The chapters in this book were initially presented at a number of international research seminars, part of a series entitled Children’s Literacy and Popular Culture,1 which was funded by the Economic and Social Research Council in the UK.2 The aim of the series was to develop understanding about the role and nature of popular culture in children’s schooled and out-of-school literacy lives. Over the last few decades, there has been a steadily increasing number of scholars working across disciplines in the field of children’s literacy, popular culture and education. These include researchers interested in pedagogy (Nixon and Comber, 2005; Dyson, 1997, 2002; Millard, 2003; Marsh and Millard 2000; Robinson, 1997; Vasquez, 2005), linguistics (Merchant, 2001), media, technology and cultural studies (Buckingham, 1998; Carrington, 2005; Davies, 2003; Luke and Luke, 2001; Sefton-Green, 1998) and those concerned with the influence of home and out-of-school interests on school interactions (Pahl, 2005). While there is a growing body of published work which seeks to define the new turn in children’s understanding of alternative forms of meaning-making (Dyson, 2002; Kress and Van Leeuwen, 1996, 2001), there is a need to focus more directly on the ways in which popular culture relates to children’s out-of-school literacy practices. However, as well as understanding how popular culture is used and transformed within home and peer groups, there is a corresponding need to understand the nature of popular culture and its influence on children’s school work. It has been claimed that children are finding the literacy practices of school increasingly arid and meaningless (Hilton, 1996) or divorced from the practices of their communities and cultures (Corrigan, 1979; Marsh and Millard, 2000; Nagle, 1999). Further, there are suggestions that the current incorporation of new literacies into schooled practices may only work to render them both ineffective and irrelevant as forms of communication (see for example Lankshear’s (1997) comments on the use of email as a school exercise). Research has been undertaken in classrooms that has focused on the potential that popular culture has to motivate children and orientate them
towards schooled literacy practices (Alvermann et al., 1999; Dyson, 1997, 2002; Marsh, 1999, 2005; Marsh and Millard, 2000). This work has sought to address the anxieties which are frequently expressed by commentators about the damaging influence of popular culture: its addictive qualities (Storkey, 1999); its potential to displace book-based reading practices (Neuman, 1995); its inhibition of socialization (Tobin, 1998); its negative role modelling through the perpetuation of oppressive cultural stereotyping (Gilbert, 1991); and its collusion with commercial interests to turn children into undiscriminating consumers (Adorno, 1975; Postman, 1983; Kline, 1993). The chapters in this book contribute to the ongoing debate as they explore the interface between in-and out-of-school worlds and, in doing so, raise a number of questions for future research, practice and policy in this field. The book is organized into three distinct parts. In the first section,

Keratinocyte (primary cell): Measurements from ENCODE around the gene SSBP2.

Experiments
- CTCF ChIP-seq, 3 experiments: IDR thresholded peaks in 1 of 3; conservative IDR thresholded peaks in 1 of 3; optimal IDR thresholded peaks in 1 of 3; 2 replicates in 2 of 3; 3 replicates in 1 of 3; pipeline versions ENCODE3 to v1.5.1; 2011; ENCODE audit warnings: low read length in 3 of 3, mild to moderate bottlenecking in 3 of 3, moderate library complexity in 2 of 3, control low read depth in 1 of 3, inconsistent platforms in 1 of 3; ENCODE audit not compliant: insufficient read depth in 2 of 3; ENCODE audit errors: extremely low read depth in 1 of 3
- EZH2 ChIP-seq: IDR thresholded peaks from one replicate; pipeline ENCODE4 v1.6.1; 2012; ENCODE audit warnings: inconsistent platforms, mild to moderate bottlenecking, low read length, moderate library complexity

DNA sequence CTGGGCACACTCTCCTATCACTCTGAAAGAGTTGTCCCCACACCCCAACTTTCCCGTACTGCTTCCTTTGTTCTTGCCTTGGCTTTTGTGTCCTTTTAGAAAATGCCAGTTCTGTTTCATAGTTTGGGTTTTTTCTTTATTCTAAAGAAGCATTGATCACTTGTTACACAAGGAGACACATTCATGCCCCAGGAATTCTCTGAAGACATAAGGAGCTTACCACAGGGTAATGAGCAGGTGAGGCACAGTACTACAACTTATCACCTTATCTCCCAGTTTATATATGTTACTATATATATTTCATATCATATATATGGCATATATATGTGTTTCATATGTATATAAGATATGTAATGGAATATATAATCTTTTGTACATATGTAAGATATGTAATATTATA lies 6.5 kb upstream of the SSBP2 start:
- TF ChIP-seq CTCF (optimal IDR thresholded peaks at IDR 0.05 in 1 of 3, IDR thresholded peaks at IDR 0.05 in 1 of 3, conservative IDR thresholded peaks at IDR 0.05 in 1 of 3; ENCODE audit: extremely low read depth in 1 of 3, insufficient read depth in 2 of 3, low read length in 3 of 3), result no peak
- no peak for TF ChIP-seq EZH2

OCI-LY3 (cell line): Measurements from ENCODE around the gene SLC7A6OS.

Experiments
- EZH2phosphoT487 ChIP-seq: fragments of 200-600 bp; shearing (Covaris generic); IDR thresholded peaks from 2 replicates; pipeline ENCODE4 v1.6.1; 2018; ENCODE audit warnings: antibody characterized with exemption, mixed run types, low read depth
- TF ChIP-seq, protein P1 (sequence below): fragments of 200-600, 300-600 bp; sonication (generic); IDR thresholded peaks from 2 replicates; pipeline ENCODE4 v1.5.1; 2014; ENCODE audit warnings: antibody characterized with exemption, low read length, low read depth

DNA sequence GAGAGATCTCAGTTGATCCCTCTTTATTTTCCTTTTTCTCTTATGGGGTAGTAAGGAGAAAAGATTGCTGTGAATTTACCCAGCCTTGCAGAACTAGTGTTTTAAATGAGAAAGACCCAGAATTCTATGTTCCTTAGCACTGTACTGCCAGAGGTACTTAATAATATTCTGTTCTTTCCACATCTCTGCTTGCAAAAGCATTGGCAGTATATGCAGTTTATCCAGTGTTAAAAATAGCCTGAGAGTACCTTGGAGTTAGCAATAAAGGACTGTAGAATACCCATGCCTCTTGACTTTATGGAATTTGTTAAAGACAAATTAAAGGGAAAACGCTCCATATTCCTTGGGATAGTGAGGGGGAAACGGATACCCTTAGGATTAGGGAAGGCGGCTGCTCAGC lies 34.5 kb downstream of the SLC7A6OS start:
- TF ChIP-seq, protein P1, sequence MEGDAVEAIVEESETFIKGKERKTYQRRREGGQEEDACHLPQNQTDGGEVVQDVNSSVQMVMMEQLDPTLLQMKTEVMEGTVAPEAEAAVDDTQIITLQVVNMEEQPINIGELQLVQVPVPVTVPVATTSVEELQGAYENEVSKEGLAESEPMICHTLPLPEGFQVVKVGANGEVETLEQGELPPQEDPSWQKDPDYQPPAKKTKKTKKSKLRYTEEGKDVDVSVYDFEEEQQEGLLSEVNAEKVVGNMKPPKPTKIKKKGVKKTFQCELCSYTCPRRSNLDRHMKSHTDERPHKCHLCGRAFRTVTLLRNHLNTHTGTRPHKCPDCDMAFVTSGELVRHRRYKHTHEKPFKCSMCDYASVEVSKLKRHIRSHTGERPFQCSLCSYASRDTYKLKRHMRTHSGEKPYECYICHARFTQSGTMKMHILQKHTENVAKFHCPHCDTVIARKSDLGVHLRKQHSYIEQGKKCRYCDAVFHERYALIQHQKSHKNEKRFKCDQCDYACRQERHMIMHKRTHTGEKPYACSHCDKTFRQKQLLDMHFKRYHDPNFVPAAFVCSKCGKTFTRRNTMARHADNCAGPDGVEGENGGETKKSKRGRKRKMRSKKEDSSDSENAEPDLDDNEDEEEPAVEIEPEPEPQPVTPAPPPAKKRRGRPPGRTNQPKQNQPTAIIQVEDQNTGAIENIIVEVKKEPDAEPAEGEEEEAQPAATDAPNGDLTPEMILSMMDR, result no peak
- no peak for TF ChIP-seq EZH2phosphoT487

authors address younger children’s early experiences in homes and schools and explore the way in which experiences in the home in the first years of life are imbued with a range of popular cultural forms that are often marginalized in educational settings. In the first chapter, Michele Knobel outlines the experience of two young boys who make productive use of the wide range of technologies available to them and embed them into their semiotic and social practices in meaningful ways. Knobel provides a wealth of evidence which suggests that very young children are competent users of a range of technologies, and she presents a serious challenge to those who seek to impose what she terms as ‘school-centric literacy learning and technology uses’ on young children without due recognition of this prior experience and expertise. In the second chapter, Kate Pahl offers further insight into young children’s cultural worlds in the home by drawing from her longitudinal ethnographic study of three boys. She demonstrates how they weave together a range of experiences in their daily play and textual production, drawing from popular culture, media and family narratives to create complex and playful texts. She suggests that by welcoming in and encouraging the texts made at home, teachers would gain an understanding of children’s ‘ruling passions’ (Barton and Hamilton, 1998). The authors of the third chapter are co-researchers on the ESRC-funded Home-School Knowledge Exchange Project based at the University of Bristol, UK, and they also focus on the out-of-school experiences of children as they move across modes and media. The team consider the varied communities of practice in which children engage, as the site of learning shifts from home to school, and propose that educators need to look closely at the way in which children reappropriate texts from one context to another. If this process is ignored or marginalized within the classroom, then, they suggest, children’s ‘nascent understandings about how (some) literacy ‘‘goes’’’, the literacy embedded within popular culture, are not recognized or built upon.